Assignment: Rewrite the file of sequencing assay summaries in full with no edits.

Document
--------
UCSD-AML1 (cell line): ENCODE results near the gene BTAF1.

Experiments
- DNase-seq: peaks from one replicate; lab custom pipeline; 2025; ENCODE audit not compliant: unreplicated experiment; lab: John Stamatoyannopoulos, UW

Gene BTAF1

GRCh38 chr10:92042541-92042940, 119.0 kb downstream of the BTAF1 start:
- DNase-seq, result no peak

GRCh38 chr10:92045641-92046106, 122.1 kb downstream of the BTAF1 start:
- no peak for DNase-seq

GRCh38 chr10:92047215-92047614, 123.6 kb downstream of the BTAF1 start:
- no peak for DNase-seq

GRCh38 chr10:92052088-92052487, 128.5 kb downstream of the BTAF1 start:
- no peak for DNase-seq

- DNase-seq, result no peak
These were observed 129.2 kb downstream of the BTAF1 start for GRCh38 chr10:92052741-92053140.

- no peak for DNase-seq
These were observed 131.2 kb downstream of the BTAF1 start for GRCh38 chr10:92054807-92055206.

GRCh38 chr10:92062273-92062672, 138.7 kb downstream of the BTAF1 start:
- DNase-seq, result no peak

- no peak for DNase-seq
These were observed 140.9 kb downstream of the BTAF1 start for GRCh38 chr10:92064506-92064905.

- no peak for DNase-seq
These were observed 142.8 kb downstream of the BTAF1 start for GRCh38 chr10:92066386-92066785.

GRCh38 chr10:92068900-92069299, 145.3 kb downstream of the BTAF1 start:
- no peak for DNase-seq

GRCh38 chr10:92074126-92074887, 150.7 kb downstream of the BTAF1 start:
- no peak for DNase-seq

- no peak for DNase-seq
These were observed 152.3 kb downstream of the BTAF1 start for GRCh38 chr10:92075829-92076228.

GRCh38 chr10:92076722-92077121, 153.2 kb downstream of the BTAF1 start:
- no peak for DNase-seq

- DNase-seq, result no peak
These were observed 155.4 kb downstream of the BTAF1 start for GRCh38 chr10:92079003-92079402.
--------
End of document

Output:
UCSD-AML1 (cell line): ENCODE results near the gene BTAF1.

Experiments
- DNase-seq: peaks from one replicate; lab custom pipeline; 2025; ENCODE audit not compliant: unreplicated experiment; lab: John Stamatoyannopoulos, UW

Gene BTAF1

GRCh38 chr10:92042541-92042940, 119.0 kb downstream of the BTAF1 start:
- DNase-seq, result no peak

GRCh38 chr10:92045641-92046106, 122.1 kb downstream of the BTAF1 start:
- no peak for DNase-seq

GRCh38 chr10:92047215-92047614, 123.6 kb downstream of the BTAF1 start:
- no peak for DNase-seq

GRCh38 chr10:92052088-92052487, 128.5 kb downstream of the BTAF1 start:
- no peak for DNase-seq

- DNase-seq, result no peak
These were observed 129.2 kb downstream of the BTAF1 start for GRCh38 chr10:92052741-92053140.

- no peak for DNase-seq
These were observed 131.2 kb downstream of the BTAF1 start for GRCh38 chr10:92054807-92055206.

GRCh38 chr10:92062273-92062672, 138.7 kb downstream of the BTAF1 start:
- DNase-seq, result no peak

- no peak for DNase-seq
These were observed 140.9 kb downstream of the BTAF1 start for GRCh38 chr10:92064506-92064905.

- no peak for DNase-seq
These were observed 142.8 kb downstream of the BTAF1 start for GRCh38 chr10:92066386-92066785.

GRCh38 chr10:92068900-92069299, 145.3 kb downstream of the BTAF1 start:
- no peak for DNase-seq

GRCh38 chr10:92074126-92074887, 150.7 kb downstream of the BTAF1 start:
- no peak for DNase-seq

- no peak for DNase-seq
These were observed 152.3 kb downstream of the BTAF1 start for GRCh38 chr10:92075829-92076228.

GRCh38 chr10:92076722-92077121, 153.2 kb downstream of the BTAF1 start:
- no peak for DNase-seq

- DNase-seq, result no peak
These were observed 155.4 kb downstream of the BTAF1 start for GRCh38 chr10:92079003-92079402.